Sunlight absorption through the eyes - danger or benefit?

by (6832) Updated July 20, 2012 at 8:45 PM Created March 25, 2010 at 10:15 AM

What's the deal with UV light absorption through the eyes? I read a few years back that it is essential to let some sunlight into our eyes, especially during the winter months, yet having spoken to people about this, most of them are adamant that their opticians have told them that any strong sunlight whatsoever into the eyes is very damaging.

Paleolithic man did not wear sunglasses or baseball caps of course, but even though he probably avoided the midday sun, at other times he would have not been able to avoid sunlight in his eyes.

Last year I did not wear sunglasses and my eyes became accustomed (mostly to reflected sun) after a few weeks and my intolerance of bright lights really improved, but do the benefits of not wearing sunglasses outweigh the dangers?

On the flip side of this, is there any evidence to suggest that wearing sunglasses all year round (as some people do nowadays) is detrimental to our health?

And lastly, do people with blue eyes need more sun eye-exposure than brown-eyed people?

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155 · March 26, 2010 at 8:39 AM

The main concern with unprotected eyes and UV exposure is cataract development. It is thought that long term exposure to UV in the range 380 to 400nm is what causes catarct development. Sunglass manufacturers in most developed countries have to make sure that their products will absorb UV up to 400nm to be compliant with regulations. I am not aware of any pathway that vitamin D could be absorbed through the eyes, so I think that you can pretty much can the idea that there are health benefits to allowing your eyes to have direct exposure to UV. Please do not get light and UV mixed up. UV is invisible so exposure to UV would make no difference to the stimulation of the hypothalamus. If you want to protect your eyes from UV but still want the full illumination of the sun then just wear glasses with clear lenses and a UV absorption coating. The question I have is what the incidence of cataract formation in older members of hunter gatherer tribes is and whether there is a nutritional link to cataract formation. On the subject of macular degeneration there appears to be a strong nutritional link with some ophthalmologists now recommending high dose anti oxidants to their patients with macular degeneration which in some cases halts the progression of the disease and in some cases reverses it slightly.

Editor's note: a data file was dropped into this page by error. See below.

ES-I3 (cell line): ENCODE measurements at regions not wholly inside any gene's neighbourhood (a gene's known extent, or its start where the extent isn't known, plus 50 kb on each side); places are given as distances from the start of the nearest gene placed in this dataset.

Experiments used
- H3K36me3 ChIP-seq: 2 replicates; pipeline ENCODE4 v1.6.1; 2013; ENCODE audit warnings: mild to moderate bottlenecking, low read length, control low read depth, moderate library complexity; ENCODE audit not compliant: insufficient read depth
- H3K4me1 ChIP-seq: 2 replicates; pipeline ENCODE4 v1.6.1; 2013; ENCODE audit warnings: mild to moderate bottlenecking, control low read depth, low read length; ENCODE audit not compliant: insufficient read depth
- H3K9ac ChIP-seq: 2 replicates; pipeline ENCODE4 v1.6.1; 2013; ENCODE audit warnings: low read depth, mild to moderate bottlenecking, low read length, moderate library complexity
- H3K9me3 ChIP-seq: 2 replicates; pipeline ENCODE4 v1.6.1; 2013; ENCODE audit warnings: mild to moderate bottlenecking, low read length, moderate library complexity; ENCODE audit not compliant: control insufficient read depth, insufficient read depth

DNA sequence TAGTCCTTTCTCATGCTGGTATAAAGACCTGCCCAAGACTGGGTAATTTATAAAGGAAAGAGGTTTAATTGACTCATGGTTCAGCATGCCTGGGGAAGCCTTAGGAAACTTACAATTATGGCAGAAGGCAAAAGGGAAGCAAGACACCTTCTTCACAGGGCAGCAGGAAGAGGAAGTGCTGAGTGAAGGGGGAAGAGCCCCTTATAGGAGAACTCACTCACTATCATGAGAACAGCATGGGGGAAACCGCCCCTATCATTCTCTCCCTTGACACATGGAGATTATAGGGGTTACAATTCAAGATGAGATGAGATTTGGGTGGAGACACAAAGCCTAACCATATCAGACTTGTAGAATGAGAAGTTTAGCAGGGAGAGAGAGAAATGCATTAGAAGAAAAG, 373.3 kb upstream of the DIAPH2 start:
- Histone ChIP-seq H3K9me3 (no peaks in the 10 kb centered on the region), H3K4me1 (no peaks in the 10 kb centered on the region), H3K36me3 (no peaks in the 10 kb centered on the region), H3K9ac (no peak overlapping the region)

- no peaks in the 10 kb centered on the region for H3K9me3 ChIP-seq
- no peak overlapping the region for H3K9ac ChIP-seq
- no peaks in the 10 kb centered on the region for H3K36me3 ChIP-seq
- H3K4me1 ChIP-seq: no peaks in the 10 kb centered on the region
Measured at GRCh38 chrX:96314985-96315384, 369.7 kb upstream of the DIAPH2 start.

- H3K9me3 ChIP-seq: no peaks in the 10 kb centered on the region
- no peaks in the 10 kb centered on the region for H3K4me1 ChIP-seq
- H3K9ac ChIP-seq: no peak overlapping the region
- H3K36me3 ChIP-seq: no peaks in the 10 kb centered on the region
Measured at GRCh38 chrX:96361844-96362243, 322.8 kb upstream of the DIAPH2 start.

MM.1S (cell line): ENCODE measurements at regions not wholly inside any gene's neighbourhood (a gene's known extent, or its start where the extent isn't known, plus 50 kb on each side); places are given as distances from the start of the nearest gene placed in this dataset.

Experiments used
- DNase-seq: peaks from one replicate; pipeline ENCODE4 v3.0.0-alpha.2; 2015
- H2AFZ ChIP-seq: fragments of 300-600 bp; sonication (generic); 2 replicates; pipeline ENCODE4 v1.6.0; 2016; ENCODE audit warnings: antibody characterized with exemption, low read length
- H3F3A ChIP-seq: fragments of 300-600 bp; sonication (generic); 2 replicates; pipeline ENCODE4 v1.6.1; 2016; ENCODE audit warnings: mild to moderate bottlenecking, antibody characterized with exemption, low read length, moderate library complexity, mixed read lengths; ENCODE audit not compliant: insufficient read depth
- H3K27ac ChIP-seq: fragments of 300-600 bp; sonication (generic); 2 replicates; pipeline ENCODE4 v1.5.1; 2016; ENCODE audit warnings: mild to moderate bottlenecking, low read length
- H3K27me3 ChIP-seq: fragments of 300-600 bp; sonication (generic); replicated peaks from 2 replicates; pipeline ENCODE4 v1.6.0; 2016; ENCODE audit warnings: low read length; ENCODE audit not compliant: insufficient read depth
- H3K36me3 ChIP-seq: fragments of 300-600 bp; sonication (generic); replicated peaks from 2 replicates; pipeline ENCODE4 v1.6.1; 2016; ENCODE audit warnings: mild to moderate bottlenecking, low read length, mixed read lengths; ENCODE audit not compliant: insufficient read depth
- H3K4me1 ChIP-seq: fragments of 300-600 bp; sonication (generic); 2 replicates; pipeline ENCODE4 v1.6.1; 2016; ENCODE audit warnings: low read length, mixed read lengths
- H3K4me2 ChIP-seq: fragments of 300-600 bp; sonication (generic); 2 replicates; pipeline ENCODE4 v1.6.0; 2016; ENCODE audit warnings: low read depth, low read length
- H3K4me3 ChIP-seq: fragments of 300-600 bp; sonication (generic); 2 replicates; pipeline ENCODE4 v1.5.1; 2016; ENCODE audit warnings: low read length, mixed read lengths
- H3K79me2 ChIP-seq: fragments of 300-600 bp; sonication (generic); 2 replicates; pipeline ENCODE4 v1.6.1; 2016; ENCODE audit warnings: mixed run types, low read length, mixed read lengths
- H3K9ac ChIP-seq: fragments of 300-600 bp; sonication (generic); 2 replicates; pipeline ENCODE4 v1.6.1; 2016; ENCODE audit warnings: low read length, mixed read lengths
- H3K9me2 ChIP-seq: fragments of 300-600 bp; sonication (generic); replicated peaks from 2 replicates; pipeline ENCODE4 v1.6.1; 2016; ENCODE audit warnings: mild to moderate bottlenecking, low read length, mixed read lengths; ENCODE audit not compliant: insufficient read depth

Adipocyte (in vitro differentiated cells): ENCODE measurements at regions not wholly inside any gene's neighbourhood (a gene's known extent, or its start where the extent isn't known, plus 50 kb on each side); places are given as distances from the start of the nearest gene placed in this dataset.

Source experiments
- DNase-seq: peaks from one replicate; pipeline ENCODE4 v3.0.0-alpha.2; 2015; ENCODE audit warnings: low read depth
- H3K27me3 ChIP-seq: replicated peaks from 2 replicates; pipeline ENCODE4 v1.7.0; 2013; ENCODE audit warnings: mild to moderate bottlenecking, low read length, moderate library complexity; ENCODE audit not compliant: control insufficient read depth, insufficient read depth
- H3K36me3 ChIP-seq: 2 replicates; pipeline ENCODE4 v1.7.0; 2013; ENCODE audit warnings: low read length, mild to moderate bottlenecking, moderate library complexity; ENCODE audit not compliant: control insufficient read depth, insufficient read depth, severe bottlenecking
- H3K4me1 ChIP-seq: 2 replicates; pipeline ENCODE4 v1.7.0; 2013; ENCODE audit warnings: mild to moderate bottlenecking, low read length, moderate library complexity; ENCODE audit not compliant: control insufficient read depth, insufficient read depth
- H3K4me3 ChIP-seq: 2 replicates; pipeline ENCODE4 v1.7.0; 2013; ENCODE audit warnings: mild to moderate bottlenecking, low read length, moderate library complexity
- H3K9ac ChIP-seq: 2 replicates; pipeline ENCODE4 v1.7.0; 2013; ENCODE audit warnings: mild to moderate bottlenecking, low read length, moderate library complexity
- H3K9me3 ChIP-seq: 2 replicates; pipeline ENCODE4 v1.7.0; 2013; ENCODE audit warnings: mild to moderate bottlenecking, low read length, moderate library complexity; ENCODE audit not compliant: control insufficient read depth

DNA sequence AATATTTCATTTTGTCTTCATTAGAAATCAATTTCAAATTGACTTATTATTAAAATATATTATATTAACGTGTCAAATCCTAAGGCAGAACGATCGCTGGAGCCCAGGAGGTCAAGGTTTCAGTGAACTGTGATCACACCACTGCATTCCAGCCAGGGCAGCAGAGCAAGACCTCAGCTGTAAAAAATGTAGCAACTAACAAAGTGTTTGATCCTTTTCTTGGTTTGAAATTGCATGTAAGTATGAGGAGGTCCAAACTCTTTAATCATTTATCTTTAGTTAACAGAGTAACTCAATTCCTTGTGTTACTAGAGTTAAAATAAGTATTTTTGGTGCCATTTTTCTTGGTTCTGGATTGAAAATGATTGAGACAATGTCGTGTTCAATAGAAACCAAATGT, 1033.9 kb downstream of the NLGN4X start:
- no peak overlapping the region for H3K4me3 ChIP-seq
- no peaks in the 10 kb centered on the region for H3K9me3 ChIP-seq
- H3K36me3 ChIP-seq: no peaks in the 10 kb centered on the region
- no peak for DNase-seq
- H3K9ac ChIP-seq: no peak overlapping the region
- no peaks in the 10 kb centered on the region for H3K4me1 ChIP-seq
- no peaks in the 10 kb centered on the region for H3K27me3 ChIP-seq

11363 · March 26, 2010 at 3:24 AM